Inspiring, different, energetic, entertaining, building on experiences and input, ping, Empowerment of a team, reaffirming, stimulating, proactive and doing instead of sitting, enthusiasm, developement of contribution, reaching for the stars, working with a team, this is why Microsoft started from a garage, Proud of our contribution, easier to generate ideas with a team, inspiring others with your ideas, self discovery.

 

Day 2:  

 

A day for external and internal stakeholders

In the morning, groups generated ideas about a wide range of ways in which the Team Academy philosophy/model can be applied; not only at the University of Surrey but also in Further Education, schools, business, the not-for profit sector, and more.

 


 

 

Society of Orgnisational Learning (SoL)

 

In late 2009, SoL-UK decided, as its main programme, to put its energies and resources behind the development and implementation of the Team Academy approach in the UK, not only in Universities but in Colleges of Further Education, within in-company programmes and elsewhere. It is establishing a Limited Liabilty Partnership (LLP) to co-operate with others (including the

University of Surrey and the Team Academy in Jyväskylä) to help realise this aim.

 

 

The Project Team

 The four members of the project team bring together expertise and related national networks in teaching and learning, enterprise education, and business practice. Paul Tosey has experience of developing an innovative Master's programme and of leading a national HE project - Learning to Learn. Graham Robinson has experience of research and development in curricula at Ashridge and at the Institute of Social Studies in the Netherlands, and in the introduction of innovative in-company management development processes within several large international organisations, both as a company director and a business development consultant. He is a director of the Society for Organizational Learning - UK. Nigel Biggs has founded two companies, is Chairman of the Surrey Enterprise Hub, which supports early stage pioneering businesses and, as the University's entrepreneur-in-residence, actively supports enterprising students. Spinder Dhalwal leads the Entrepreneurship modules in the Faculty of Management and Law, is an active participant in BMAF, a national special interest group on entrepreneurial learning, and is a Vice President of ISBE (the Institute for Small Business and Entrepreneurship).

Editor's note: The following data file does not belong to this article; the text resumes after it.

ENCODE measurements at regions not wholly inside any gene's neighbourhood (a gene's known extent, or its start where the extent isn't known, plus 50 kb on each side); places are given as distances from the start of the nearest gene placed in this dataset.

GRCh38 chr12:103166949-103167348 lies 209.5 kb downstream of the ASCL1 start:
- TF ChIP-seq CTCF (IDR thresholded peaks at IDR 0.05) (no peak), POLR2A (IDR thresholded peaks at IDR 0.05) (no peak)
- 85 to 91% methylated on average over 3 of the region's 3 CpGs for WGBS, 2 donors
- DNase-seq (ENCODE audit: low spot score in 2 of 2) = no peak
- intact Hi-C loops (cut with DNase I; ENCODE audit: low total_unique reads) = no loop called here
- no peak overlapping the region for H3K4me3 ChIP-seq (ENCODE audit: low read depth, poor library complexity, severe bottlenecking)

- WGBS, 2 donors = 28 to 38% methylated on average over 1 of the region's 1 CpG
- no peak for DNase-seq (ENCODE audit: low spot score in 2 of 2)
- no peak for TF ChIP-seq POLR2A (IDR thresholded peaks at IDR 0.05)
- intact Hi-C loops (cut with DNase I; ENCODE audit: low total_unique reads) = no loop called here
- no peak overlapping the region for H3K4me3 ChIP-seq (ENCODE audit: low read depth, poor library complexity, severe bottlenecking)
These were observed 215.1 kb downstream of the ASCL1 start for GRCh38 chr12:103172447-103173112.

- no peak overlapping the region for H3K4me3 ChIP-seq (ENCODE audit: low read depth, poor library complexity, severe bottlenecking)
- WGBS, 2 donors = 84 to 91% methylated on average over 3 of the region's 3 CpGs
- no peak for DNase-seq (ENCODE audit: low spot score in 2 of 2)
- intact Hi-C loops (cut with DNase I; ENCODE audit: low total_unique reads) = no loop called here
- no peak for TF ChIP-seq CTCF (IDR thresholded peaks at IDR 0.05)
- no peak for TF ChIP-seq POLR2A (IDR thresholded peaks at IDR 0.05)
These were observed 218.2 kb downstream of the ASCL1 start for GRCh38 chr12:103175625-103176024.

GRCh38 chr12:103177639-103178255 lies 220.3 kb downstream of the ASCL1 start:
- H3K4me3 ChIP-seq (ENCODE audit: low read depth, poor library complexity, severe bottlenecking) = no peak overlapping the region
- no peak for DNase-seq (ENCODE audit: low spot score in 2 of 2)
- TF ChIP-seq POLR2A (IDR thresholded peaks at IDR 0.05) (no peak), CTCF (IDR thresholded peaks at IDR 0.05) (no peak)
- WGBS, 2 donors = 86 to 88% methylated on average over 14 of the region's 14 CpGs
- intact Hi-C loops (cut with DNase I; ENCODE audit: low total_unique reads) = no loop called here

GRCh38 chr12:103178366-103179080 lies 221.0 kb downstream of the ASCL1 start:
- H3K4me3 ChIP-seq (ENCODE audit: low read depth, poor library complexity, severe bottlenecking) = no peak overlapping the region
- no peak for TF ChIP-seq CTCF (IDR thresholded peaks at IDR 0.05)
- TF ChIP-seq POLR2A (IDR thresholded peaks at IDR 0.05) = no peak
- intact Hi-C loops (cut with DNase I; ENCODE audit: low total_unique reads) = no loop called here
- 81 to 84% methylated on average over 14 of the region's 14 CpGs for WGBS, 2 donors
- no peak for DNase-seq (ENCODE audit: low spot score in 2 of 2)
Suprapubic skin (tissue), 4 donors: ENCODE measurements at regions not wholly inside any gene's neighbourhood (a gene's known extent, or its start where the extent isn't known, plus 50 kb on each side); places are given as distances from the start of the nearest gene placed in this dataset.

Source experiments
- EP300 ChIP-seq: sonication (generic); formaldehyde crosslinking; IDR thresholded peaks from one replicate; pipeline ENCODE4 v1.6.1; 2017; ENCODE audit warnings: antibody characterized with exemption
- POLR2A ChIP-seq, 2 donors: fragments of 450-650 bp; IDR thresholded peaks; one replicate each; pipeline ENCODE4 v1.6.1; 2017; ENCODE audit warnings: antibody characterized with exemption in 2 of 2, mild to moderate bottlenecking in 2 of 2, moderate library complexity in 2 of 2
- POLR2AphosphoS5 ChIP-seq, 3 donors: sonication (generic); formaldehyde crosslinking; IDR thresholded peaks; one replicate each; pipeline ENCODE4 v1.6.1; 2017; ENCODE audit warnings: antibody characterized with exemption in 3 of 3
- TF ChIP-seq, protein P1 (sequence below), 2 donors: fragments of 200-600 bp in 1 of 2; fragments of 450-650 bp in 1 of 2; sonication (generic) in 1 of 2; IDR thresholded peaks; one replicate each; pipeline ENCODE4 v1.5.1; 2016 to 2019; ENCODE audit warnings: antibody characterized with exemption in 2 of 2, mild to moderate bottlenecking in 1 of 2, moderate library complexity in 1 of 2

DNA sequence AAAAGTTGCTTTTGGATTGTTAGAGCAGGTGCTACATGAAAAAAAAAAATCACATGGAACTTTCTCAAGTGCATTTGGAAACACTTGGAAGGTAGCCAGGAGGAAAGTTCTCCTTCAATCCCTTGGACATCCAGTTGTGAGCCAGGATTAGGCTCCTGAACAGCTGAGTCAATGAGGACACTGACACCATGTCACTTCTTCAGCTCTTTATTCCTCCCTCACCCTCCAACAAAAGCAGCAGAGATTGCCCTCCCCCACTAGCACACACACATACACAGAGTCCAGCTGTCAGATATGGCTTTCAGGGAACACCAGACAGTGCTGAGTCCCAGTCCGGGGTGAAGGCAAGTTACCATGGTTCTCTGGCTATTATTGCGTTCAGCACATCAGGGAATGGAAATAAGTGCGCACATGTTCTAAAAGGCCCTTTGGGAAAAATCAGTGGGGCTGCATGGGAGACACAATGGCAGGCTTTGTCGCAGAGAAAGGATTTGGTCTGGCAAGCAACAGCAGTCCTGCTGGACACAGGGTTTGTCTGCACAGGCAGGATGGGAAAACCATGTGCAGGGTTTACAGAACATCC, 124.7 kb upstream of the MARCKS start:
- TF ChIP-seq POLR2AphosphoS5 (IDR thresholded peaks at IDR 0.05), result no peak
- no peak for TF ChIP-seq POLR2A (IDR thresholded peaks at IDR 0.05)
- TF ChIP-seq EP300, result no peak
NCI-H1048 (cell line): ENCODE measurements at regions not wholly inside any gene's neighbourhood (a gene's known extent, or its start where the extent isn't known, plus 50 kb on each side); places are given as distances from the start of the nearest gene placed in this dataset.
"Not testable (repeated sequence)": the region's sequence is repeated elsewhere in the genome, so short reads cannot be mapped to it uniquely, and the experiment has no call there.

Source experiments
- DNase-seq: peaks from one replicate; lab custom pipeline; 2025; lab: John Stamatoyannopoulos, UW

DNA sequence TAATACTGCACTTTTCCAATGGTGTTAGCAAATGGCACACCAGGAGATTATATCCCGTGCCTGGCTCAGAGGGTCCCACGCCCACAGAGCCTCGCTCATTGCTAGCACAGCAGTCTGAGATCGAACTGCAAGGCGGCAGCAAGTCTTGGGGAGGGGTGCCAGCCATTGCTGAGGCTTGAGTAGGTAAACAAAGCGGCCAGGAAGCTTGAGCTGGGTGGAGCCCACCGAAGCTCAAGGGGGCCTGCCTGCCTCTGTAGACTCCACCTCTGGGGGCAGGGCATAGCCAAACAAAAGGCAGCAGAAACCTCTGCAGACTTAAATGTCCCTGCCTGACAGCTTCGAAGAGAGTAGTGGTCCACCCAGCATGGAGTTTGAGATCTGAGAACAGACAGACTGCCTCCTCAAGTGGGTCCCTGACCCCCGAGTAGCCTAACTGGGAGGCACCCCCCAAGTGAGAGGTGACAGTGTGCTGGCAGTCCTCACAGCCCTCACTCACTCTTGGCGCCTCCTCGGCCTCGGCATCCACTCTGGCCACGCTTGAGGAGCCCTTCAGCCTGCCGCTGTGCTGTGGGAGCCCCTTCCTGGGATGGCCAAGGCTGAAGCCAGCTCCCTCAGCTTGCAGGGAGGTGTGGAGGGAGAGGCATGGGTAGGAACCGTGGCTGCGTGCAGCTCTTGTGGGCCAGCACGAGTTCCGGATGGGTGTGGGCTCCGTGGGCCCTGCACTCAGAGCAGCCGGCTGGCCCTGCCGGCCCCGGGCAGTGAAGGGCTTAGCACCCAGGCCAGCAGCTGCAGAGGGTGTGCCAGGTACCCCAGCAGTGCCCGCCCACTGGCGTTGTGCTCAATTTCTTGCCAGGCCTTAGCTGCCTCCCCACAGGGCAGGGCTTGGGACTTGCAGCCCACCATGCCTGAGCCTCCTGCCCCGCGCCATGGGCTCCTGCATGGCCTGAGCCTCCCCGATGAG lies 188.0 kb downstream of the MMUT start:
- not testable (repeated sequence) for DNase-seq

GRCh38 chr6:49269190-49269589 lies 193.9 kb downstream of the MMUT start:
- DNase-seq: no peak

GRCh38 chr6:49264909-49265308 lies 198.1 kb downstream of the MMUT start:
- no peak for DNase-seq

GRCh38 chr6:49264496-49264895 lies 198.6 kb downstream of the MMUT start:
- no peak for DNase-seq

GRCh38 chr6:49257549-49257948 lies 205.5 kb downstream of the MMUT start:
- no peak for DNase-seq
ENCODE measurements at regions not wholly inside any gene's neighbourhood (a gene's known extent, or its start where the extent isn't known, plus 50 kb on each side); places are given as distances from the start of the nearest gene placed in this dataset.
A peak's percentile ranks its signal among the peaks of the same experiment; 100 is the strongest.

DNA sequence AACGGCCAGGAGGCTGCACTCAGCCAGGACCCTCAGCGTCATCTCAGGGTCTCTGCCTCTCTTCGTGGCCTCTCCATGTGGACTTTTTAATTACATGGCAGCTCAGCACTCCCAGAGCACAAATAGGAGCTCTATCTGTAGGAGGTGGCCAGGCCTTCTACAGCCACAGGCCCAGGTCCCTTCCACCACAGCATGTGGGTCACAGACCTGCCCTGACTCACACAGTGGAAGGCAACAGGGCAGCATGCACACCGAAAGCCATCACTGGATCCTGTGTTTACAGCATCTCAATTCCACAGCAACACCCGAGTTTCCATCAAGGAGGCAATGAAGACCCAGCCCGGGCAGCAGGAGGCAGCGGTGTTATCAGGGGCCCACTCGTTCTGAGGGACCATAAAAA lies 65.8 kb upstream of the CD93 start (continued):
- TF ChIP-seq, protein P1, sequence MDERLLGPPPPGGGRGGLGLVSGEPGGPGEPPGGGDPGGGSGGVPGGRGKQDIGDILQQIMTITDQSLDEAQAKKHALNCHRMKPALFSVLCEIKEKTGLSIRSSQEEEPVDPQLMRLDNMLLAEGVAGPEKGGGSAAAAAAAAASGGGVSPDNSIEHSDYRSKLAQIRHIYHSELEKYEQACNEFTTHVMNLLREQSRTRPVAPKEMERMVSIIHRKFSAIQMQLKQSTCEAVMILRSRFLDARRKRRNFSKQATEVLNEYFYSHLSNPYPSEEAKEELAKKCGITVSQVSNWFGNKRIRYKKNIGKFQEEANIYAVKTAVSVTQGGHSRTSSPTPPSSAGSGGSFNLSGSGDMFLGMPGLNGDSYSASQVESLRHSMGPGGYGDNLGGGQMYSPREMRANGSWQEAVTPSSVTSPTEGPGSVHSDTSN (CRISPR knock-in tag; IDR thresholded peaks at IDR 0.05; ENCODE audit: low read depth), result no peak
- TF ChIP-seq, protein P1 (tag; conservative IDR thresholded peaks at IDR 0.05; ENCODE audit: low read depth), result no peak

The team members have a 2009 SCEPTrE Fellowship for this project and recently hosted a lunch for Arie de Geus, President of the Society for Organizational Learning - UK who is a pioneer in the field of organizational learning and who has close links with teh Team Academy in Finland and its development globally, and is strongly supporting the work of the team at Surrey.

Dr Paul Tosey, Senior Lecturer, School of Management, University of Surrey and National Teaching Fellow (2007), P.Tosey@surrey.ac.uk

 

Dr Graham Robinson, Visiting Research Fellow, School of Management, and Society for Organizational Learning (SOL) UK, grahamrobinson@serob.gotadsl.co.uk

 

Nigel Biggs, Entrepreneur-in-Residence, University of Surrey, nigel@passionateinnovation.com

 

Dr Spinder Dhaliwal, Lecturer in Entrepreneurship, School of Management, University of Surrey, S.Dhaliwal@surrey.ac.uk

 

See the SCEPTrE Fellowship project Wiki: via http://sceptrefellows.pbworks.com/